Papamoa Primary mural is all about the history

Mr G starting working on the new Papamoa Primary School mural this morning and is all about this history in the area. Photos and video: Nikki South.

Click the image above to watch the video

Papamoa Primary School got a special treat today, as Graham Hoete, aka Mr G, paid the school a visit to start work on a mural.

Mr G was approached by Kahurangi Poa, who is the lead teacher of Maori at the primary school, to come and paint the mural for the school.

“My schedule is really flat busy at the moment but I do have a couple of pockets to do stuff like this. Because at the end of the day for me, it’s inspiring the young ones and telling the local story through art,” says Mr G.

“It is a big part of my art as well, which is educating people and the different aspects of local history.”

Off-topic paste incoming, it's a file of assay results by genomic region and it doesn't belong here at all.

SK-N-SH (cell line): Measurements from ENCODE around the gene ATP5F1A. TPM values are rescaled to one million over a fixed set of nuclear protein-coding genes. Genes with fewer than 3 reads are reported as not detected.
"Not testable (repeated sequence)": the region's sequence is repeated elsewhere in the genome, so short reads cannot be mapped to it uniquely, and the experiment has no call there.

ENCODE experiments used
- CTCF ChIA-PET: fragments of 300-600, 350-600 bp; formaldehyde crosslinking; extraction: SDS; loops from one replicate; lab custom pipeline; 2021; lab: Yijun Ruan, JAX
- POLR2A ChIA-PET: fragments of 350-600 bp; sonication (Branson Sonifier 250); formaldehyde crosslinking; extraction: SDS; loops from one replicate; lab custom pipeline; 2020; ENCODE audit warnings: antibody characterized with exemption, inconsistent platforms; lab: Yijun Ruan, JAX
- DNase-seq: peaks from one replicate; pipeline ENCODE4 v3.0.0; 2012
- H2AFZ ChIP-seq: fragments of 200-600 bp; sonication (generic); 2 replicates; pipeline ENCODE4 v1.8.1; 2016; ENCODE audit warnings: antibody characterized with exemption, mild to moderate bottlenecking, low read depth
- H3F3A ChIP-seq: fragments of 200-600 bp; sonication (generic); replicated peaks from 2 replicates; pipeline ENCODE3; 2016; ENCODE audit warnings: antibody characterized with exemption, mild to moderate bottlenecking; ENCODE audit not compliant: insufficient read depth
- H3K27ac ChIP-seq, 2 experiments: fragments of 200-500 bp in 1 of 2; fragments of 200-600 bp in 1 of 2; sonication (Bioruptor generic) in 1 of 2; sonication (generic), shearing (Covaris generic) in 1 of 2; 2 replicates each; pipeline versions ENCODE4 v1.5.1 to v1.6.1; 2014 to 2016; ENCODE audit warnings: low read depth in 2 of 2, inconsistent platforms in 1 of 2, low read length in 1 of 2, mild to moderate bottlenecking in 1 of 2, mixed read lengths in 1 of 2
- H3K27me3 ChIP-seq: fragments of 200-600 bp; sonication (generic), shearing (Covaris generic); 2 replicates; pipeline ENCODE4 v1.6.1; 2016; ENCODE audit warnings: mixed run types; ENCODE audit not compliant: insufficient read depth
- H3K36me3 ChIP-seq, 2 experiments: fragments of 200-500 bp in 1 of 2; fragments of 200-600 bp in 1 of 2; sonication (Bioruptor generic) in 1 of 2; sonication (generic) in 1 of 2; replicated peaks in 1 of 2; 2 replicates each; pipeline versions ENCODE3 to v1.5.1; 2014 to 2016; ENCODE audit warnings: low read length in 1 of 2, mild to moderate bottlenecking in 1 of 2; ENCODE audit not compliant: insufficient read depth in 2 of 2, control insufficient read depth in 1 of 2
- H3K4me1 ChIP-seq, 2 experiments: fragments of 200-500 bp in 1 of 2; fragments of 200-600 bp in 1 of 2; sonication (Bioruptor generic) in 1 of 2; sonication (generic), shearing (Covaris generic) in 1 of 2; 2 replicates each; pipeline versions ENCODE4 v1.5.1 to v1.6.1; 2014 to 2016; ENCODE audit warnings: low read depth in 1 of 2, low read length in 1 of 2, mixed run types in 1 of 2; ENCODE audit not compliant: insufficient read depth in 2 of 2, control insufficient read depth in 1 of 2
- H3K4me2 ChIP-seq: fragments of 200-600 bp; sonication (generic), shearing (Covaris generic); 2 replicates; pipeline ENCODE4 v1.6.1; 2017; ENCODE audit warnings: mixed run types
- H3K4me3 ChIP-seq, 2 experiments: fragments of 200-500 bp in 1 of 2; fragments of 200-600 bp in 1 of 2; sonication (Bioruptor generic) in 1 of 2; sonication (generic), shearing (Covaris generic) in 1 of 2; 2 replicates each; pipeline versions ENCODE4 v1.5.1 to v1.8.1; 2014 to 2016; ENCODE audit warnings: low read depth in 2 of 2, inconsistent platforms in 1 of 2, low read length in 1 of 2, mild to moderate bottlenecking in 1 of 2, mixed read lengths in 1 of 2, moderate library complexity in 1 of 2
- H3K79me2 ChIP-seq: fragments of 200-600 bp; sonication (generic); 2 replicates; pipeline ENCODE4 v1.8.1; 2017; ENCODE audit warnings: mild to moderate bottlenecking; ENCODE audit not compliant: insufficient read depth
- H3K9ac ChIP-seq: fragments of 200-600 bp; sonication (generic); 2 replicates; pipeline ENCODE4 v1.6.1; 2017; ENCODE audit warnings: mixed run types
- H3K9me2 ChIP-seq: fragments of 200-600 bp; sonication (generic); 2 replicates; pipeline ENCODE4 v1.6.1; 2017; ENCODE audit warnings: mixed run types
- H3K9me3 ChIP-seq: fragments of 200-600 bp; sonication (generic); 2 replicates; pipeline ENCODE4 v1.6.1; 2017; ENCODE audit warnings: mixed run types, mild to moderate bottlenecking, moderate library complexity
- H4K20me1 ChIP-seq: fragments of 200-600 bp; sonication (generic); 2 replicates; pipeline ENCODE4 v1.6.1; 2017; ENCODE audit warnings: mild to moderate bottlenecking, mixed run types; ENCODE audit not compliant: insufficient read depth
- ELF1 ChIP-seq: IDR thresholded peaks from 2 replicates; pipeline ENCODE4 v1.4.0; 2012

The mural painting is taking place all day today, but Mr G isn’t worried if he doesn’t get it done today.

“I’ll see how it goes, because it don’t like ignoring the children, but at the same time I have a mural to paint.”

“We will see how we go, I’m going at a pretty nice pace, I may finish it today, I may not. I don’t want to rush it. At the end of the day, I want to produce something that looks really nice and has that quality to it.”

Mr G has split the mural up into four different sections, focusing on four main aspects of the area.

“It’s quite generic but it all comes back to the history of Papamoa. One segment of the mural highlights the harakeke, flax, which is a huge part of the history here in Papamoa with the flax trade and all that sort of stuff,” says Mr G.

“Then we’ve got Moana, the sea, looking out to Motiti Island from Papamoa Beach. I’m also from Motiti Island so I thought that was really cool.”

“I will also paint four koru in the mural which represent four main waka that do have historic stories that are linked to the Papamoa area.”

“I am going to paint the Papamoa Hills as well which is a huge landmark here, and also I am painting a portrait of a young girl who actually has strong whakapapa links to the Tauranga Moana as well.”

“I’m just going to be painting one of her eyes and I’m going to be painting a silhouette in the reflection of her eyes, like her ancestors, again just connecting the past, present and future.”


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